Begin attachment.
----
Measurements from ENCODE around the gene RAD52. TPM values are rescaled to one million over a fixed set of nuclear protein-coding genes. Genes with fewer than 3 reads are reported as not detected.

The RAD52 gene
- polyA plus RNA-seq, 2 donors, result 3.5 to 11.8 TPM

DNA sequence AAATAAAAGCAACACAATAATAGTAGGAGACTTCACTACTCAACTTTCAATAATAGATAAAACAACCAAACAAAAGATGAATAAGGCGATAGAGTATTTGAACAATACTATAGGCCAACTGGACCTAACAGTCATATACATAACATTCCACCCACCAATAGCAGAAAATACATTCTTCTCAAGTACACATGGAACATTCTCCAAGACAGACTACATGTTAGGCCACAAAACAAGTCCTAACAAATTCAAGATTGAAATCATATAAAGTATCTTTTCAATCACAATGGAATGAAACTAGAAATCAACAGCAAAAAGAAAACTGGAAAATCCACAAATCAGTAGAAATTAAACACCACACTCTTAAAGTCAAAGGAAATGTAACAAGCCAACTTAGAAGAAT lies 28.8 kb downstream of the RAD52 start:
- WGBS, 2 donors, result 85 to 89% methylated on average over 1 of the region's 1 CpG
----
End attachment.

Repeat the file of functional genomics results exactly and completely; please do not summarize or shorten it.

Measurements from ENCODE around the gene RAD52. TPM values are rescaled to one million over a fixed set of nuclear protein-coding genes. Genes with fewer than 3 reads are reported as not detected.

The RAD52 gene
- polyA plus RNA-seq, 2 donors, result 3.5 to 11.8 TPM

DNA sequence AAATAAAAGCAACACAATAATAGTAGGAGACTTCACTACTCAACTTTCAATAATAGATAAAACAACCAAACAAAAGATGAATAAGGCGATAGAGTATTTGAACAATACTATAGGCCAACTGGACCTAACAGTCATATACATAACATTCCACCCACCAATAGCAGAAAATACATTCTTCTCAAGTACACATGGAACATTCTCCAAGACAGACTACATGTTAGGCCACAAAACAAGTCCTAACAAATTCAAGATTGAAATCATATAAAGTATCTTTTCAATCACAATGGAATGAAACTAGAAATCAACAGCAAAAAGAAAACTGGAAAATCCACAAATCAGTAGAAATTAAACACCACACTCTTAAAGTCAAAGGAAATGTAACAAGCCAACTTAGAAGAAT lies 28.8 kb downstream of the RAD52 start:
- WGBS, 2 donors, result 85 to 89% methylated on average over 1 of the region's 1 CpG